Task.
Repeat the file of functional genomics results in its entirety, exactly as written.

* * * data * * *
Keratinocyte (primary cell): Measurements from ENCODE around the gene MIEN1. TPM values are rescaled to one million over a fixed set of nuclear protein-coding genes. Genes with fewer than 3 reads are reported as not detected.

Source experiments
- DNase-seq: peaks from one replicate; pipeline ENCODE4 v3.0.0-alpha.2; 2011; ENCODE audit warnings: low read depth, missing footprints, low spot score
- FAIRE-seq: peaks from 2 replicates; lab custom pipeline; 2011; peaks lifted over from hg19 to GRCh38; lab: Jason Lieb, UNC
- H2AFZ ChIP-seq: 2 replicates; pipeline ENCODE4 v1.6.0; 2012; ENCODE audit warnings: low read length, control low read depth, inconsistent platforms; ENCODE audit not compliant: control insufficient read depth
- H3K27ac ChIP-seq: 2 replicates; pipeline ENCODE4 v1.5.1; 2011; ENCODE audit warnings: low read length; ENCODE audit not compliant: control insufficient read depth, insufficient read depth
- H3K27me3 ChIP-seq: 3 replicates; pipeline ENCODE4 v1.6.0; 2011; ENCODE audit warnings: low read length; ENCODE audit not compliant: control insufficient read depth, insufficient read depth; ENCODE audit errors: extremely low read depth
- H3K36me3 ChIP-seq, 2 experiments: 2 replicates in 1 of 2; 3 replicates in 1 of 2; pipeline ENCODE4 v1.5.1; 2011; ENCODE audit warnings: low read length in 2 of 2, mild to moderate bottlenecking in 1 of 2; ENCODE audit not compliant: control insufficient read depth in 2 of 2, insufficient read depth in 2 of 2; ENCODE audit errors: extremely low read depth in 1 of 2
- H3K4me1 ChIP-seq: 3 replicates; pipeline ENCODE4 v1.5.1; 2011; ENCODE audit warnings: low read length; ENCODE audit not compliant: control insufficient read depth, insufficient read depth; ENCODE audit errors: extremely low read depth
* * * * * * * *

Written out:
Keratinocyte (primary cell): Measurements from ENCODE around the gene MIEN1. TPM values are rescaled to one million over a fixed set of nuclear protein-coding genes. Genes with fewer than 3 reads are reported as not detected.

Source experiments
- DNase-seq: peaks from one replicate; pipeline ENCODE4 v3.0.0-alpha.2; 2011; ENCODE audit warnings: low read depth, missing footprints, low spot score
- FAIRE-seq: peaks from 2 replicates; lab custom pipeline; 2011; peaks lifted over from hg19 to GRCh38; lab: Jason Lieb, UNC
- H2AFZ ChIP-seq: 2 replicates; pipeline ENCODE4 v1.6.0; 2012; ENCODE audit warnings: low read length, control low read depth, inconsistent platforms; ENCODE audit not compliant: control insufficient read depth
- H3K27ac ChIP-seq: 2 replicates; pipeline ENCODE4 v1.5.1; 2011; ENCODE audit warnings: low read length; ENCODE audit not compliant: control insufficient read depth, insufficient read depth
- H3K27me3 ChIP-seq: 3 replicates; pipeline ENCODE4 v1.6.0; 2011; ENCODE audit warnings: low read length; ENCODE audit not compliant: control insufficient read depth, insufficient read depth; ENCODE audit errors: extremely low read depth
- H3K36me3 ChIP-seq, 2 experiments: 2 replicates in 1 of 2; 3 replicates in 1 of 2; pipeline ENCODE4 v1.5.1; 2011; ENCODE audit warnings: low read length in 2 of 2, mild to moderate bottlenecking in 1 of 2; ENCODE audit not compliant: control insufficient read depth in 2 of 2, insufficient read depth in 2 of 2; ENCODE audit errors: extremely low read depth in 1 of 2
- H3K4me1 ChIP-seq: 3 replicates; pipeline ENCODE4 v1.5.1; 2011; ENCODE audit warnings: low read length; ENCODE audit not compliant: control insufficient read depth, insufficient read depth; ENCODE audit errors: extremely low read depth